Foodborne botulism is a type of poisoning usually caused by ingesting the potent neurotoxin botulinum toxin produced in contaminated food. Because botulinum toxin affects muscle control throughout the body, botulinum toxin can cause many complications. Botulism is usually caused by bacteria that produce toxins in wounds or food. Wound botulism occurs when bacterial spores contaminate a wound and release toxins.
Botulism in infants under one year of age has been linked to ingestion of botulinum spores from the environment or from certain foods, such as honey. Botulinum toxin spores can grow in a baby’s gut, releasing botulinum toxin.
Intestinal botulism is caused by eating food, especially honey, dust, or soil containing Clostridium botulinum spores, which then multiply in the intestinal tract and release toxins. Most cases of botulism in humans are caused by improperly cooked, or canned foods in which the growth of Clostridium botulinum bacteria produces toxins. Botulism is a rare but serious disease caused by toxins from the bacteria Clostridium botulinum.
Infants become infected with infantile botulism after ingesting bacterial spores, which then grow and multiply in their intestinal tract and produce toxins. Infant botulism is a disease that can occur when a child ingests (absorbs) toxins from a certain type of bacteria. Unlike food botulism, which is caused by the ingestion of pre-formed toxins from food, infant botulism occurs when infants ingest spores of Clostridium botulinum bacteria, which germinate into bacteria that colonize in the intestines and release toxins. The bacteria Clostridium botulinum exists as spores in dirt and dust, but this form is inactive and does not produce toxins.
Foodborne botulism occurs when bacteria multiply in food and produce toxins that are not destroyed during the cooking process. Commercial canned food may contain the bacteria that causes botulism, but this is rare these days. Foodborne botulism occurs when people eat contaminated foods that already contain the toxin.
To speed up recovery from food botulism, doctors may induce vomiting or a bowel movement (using an enema) to remove contaminated food from the intestines. While intestinal botulism involves the consumption of the same organisms as botulism, foodborne botulism involves the consumption of toxins produced by bacteria in food. Intestinal botulism is most commonly associated with the consumption of raw honey. Intestinal botulism is rare and occurs when bacterial spores in soil or gravel enter an open wound and multiply, releasing toxins.
Inhalation botulism is rare and does not occur naturally, for example, it is associated with accidental or deliberate events (such as bioterrorism) that result in the release of toxins in aerosols. In the case of bioterrorism, deliberately exposed people who inhale the toxin or consume the toxin with contaminated food or water may develop botulism. Wound botulism rarely occurs after traumatic injuries associated with soil contamination, or possibly after surgery. Botulism (or botulism poisoning) is a rare but very serious disease transmitted through food, contact with contaminated soil, or through an open wound.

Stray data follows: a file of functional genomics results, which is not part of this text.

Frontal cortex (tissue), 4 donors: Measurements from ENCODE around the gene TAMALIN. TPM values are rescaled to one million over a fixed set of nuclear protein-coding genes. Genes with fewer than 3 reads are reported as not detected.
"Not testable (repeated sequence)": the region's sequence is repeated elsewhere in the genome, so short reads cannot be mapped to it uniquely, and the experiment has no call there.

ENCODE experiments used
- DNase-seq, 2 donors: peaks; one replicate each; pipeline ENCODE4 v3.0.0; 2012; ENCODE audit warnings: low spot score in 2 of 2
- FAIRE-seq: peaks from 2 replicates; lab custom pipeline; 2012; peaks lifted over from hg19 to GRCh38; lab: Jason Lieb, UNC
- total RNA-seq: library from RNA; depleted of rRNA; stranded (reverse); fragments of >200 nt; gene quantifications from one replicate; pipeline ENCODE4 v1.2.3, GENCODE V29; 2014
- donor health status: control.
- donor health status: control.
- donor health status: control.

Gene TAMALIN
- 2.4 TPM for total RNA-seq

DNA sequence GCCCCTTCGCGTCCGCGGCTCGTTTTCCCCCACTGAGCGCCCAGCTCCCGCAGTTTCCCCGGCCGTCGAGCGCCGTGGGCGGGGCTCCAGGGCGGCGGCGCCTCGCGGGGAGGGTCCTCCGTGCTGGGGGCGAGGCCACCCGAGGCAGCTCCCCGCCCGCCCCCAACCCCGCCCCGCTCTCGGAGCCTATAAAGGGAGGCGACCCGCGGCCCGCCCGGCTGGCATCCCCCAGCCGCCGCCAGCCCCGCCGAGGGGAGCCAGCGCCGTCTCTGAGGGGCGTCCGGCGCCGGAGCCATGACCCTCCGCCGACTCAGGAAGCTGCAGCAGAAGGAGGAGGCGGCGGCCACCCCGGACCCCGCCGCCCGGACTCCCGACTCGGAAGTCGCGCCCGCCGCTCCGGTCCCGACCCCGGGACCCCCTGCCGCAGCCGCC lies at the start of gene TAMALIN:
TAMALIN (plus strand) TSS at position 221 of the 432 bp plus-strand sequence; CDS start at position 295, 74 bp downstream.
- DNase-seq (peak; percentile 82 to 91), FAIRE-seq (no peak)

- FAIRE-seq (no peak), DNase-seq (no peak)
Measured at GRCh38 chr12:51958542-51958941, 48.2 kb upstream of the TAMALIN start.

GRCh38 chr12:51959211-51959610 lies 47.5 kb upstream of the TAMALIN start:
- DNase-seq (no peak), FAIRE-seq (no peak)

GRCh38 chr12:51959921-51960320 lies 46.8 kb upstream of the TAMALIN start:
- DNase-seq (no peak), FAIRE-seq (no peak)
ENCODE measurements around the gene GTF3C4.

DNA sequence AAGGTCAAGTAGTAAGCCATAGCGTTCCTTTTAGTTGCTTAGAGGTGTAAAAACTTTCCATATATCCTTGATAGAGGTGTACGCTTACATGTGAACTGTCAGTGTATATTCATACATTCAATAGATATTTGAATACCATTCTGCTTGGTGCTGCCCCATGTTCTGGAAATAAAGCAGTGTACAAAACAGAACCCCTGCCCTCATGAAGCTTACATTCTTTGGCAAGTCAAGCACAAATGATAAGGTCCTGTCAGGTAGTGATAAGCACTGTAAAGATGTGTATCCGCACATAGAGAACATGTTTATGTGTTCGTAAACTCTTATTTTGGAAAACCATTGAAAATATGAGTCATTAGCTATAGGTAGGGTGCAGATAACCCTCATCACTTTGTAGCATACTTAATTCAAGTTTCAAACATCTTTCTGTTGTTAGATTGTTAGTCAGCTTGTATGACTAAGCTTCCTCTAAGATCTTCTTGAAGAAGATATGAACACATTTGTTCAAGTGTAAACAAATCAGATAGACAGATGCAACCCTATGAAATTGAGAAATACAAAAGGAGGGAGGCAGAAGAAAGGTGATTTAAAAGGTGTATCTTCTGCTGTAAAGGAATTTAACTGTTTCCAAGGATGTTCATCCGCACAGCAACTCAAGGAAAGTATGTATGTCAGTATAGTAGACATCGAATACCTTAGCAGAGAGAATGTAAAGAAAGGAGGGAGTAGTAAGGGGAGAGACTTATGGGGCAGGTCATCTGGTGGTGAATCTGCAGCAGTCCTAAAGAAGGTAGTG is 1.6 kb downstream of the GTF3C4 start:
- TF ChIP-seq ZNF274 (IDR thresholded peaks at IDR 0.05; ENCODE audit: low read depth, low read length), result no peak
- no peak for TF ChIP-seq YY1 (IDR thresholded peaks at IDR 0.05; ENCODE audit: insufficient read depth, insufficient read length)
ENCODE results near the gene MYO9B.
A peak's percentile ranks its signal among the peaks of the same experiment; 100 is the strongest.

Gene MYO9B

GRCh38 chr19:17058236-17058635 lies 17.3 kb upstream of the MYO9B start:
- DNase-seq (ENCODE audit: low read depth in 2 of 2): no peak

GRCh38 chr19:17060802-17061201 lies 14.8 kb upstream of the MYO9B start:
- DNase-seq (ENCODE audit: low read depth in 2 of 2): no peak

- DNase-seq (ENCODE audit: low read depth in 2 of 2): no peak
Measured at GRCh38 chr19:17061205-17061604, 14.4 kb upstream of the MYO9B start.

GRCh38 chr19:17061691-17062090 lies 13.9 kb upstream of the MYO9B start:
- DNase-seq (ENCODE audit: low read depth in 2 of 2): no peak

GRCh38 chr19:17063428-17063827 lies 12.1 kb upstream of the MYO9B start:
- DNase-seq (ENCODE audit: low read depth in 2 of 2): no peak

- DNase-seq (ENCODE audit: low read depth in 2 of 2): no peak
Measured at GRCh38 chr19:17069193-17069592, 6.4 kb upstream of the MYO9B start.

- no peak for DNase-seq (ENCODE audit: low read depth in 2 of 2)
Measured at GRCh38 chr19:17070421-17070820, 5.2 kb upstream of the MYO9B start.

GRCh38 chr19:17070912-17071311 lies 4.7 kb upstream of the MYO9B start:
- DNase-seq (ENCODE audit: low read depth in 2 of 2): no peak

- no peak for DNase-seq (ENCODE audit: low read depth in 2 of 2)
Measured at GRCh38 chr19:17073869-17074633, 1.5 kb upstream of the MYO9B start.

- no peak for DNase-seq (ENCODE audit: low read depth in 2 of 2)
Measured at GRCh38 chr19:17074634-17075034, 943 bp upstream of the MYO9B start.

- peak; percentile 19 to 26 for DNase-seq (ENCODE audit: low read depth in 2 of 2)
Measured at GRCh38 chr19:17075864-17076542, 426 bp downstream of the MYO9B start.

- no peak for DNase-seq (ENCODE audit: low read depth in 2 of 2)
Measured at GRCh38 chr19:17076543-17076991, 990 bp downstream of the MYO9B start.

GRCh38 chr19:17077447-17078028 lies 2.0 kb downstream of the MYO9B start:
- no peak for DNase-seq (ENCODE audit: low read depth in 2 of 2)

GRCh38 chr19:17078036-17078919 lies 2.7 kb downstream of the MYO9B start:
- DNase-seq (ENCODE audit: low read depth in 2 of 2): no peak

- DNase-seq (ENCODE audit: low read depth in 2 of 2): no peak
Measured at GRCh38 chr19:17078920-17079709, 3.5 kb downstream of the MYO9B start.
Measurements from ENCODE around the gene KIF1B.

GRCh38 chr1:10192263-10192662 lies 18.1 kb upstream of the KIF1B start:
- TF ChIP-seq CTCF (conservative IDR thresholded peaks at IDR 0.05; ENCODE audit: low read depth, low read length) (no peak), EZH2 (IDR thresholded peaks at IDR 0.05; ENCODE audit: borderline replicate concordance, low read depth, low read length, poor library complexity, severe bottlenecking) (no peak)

Botulism is a rare but serious disease caused by a toxin that attacks the body’s nerves. Primarily food poisoning, human botulism can also be caused by C. botulinum intestinal infection in children, wound infections, and inhalation. There are 7 different forms of botulinum toxin, types A-G. Four of these (types A, B, E, and rarely F) cause botulism in humans.
A person must ingest the spores or toxin through food, or the botulinum toxin must enter a wound to cause the symptoms of botulism. C. botulinum spores are heat-resistant, and toxins produced by bacteria grown within the spores under anaerobic conditions are destroyed by boiling (eg, internal temperature above 85°C for 5 minutes or more). While the vegetative form of Clostridium botulinum is destroyed by boiling, the spores themselves are not killed at temperatures reached by normal boiling at sea level pressure, allowing them to grow freely and again when boiled Toxins are produced. The conditions are right. The danger occurs when its spores germinate and produce new bacteria.
Foodborne botulism can be prevented by inactivating the bacterium and its spores in heat-sterilized (eg, inverted) or canned foods, or by inhibiting bacterial growth and toxin formation in other foods. The spores are not killed by boiling, but botulism is rare because the production of botulinum toxin from C. botulinum spores requires special and rarely obtained conditions, including an anaerobic environment of low salt, low acidity, and low sugar content at room temperature. Although the Clostridium botulinum bacterium is found worldwide in soil and sediment where it does not cause problems, the bacterium can enter the body through cuts, or it can multiply and produce strong nerve toxins in foods that have not been properly prepared, preserved, or canned.
Symptoms of Botulism After exposure to botulinum or botulinum toxin, the time it takes for symptoms to appear can vary from hours to days. If infant botulism is associated with foods such as honey, the problem usually occurs within 18 to 36 hours of the toxin entering the infant’s body. One way to reduce your baby’s risk of botulism is to not give your child honey or processed foods that contain honey until they are one year old. Adult intestinal colonization is a rare form of botulism that occurs when bacteria colonize an adult’s digestive tract.
A drug called a botulinum antitoxin is the only effective treatment for foodborne and wound botulism. In rare cases of serious side effects, such as muscle paralysis beyond the treated area, botulinum toxin is medically indicated.